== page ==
Myanmar readies first stock market as pressure is on to ensure delivery
Myanmar has moved a step closer to launching its own equity market, signing a joint venture agreement in late December to establish the Yangon Stock Exchange, nearly three years after talks began to set it up. Plenty of scepticism remains about how quickly issuers will start to list, but when they do hit the market, interest from investors is expected to be so strong that there are already fears of unrealistic valuations arising, writes Rashmi Kumar.
Japan Exchange Group, Daiwa Institute of Research (part of Daiwa Securities Group) and state-owned Myanma Economic Bank signed a joint venture agreement on December 23 to set up the Yangon Stock Exchange.
It has been a long time in the making. Talks started between the three parties on May 29, 2012, when they signed a Memorandum of Understanding and pledged to make the stock market dream a reality.
The signing of the JV agreement strengthens the foundation of the exchange — and gives the country an October 2015 deadline for its launch. But while the opening up to capital markets will provide a much-needed boost to Myanmar’s economy, market watchers worry whether the country can live up to its promise.
“It’s already January so I bet the opening of the stock market will be delayed from October, given what we saw in Cambodia and Laos,” said Graeme Cunningham, head of Indochina research at KT Zmico Securities. “And if even that doesn't happen, I expect only a few companies will be sufficiently prepared to list by 2015.”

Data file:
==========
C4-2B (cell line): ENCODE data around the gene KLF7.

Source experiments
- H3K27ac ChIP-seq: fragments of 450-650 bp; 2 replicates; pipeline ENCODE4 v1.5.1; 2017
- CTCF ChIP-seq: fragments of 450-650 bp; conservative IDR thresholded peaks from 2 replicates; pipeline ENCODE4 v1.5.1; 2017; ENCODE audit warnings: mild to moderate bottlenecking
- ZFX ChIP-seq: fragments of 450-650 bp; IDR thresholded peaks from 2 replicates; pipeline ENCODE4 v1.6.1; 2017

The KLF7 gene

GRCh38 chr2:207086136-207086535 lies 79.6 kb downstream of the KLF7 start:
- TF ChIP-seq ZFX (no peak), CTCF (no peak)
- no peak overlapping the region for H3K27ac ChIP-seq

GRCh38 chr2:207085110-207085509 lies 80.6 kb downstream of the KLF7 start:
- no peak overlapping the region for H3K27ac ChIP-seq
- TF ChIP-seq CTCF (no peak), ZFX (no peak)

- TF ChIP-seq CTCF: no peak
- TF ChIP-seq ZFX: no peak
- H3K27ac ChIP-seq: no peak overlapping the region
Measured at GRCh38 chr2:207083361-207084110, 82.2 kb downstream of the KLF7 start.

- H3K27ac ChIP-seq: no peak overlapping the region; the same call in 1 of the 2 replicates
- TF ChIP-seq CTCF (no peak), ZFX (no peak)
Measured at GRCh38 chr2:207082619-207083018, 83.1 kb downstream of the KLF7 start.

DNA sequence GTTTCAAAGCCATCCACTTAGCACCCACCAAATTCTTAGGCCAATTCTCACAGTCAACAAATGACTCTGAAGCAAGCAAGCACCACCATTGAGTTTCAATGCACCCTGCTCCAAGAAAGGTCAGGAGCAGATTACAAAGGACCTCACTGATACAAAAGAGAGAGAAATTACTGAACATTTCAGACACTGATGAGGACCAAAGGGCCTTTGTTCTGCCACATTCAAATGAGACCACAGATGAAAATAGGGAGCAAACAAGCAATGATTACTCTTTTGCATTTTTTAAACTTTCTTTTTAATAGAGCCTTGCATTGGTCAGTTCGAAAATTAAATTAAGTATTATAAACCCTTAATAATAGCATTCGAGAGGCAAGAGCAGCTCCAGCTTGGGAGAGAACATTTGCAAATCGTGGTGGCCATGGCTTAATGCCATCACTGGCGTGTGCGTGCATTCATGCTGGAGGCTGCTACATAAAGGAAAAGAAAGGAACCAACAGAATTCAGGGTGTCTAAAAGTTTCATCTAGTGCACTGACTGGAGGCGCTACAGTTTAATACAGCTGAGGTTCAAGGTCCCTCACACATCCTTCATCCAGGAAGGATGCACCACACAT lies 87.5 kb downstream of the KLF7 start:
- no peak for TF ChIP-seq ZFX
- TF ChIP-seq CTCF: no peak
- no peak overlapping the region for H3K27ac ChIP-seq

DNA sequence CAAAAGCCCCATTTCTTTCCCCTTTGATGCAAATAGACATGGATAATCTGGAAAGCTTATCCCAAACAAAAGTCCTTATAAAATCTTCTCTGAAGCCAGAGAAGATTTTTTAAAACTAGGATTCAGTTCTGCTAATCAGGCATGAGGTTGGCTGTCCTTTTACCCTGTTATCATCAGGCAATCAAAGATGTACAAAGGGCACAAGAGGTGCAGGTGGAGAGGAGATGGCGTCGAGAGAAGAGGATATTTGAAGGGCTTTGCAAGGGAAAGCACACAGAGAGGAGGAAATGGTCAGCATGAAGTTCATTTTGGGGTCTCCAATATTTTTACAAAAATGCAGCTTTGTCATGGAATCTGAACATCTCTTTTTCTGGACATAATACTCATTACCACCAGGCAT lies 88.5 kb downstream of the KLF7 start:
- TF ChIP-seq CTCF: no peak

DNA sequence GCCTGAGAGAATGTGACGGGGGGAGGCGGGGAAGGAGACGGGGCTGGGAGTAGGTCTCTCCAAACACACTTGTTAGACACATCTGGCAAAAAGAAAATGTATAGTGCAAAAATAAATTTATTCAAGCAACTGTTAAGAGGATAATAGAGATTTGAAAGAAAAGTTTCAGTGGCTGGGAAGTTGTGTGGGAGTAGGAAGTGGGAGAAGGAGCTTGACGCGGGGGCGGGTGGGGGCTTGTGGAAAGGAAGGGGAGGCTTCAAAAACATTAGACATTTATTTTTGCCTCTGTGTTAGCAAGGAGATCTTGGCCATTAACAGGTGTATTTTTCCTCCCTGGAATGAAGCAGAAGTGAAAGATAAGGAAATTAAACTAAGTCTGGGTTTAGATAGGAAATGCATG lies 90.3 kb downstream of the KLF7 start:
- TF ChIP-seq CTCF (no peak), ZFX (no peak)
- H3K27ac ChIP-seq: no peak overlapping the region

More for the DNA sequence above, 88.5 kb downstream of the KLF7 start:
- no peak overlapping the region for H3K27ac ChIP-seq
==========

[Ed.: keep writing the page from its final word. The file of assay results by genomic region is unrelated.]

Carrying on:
Cambodia and Laos have so far failed to impress. When the Laos Securities Exchange opened in October 2010 — after nearly three years of discussions — it was with just two listed stocks. And for years after the market was opened up to other issuers, these were still the only ones trading. As of 2015, just four companies are listed in the country.
Cambodia, considered to be another close benchmark for Myanmar, also has a disappointing story to tell. An MoU to set up the exchange was signed in November 2006 but the Cambodia Securities Exchange was not incorporated until February 2010. Fast forward five years, and the market only has two listed firms.
For all the problems — and the hardly encouraging regional precedents — there’s certainly no lack of interest among companies in Myanmar to pursue a domestic listing. Among the names expected to be first to price their IPOs are Asia Green Development Bank, Myanmar Agribusiness Public Corp and First Myanmar Investment (FMI), said bankers. FMI is a sister company of Yoma Strategic Holdings, which is already listed on the Singapore Exchange.
But a big concern among bankers is not only whether these first transactions will see the light of day but also whether additional names will ever make their way to the stock market. A deputy general manager at one domestic bank said a key problem for companies will be the level of transparency they will have to adhere to.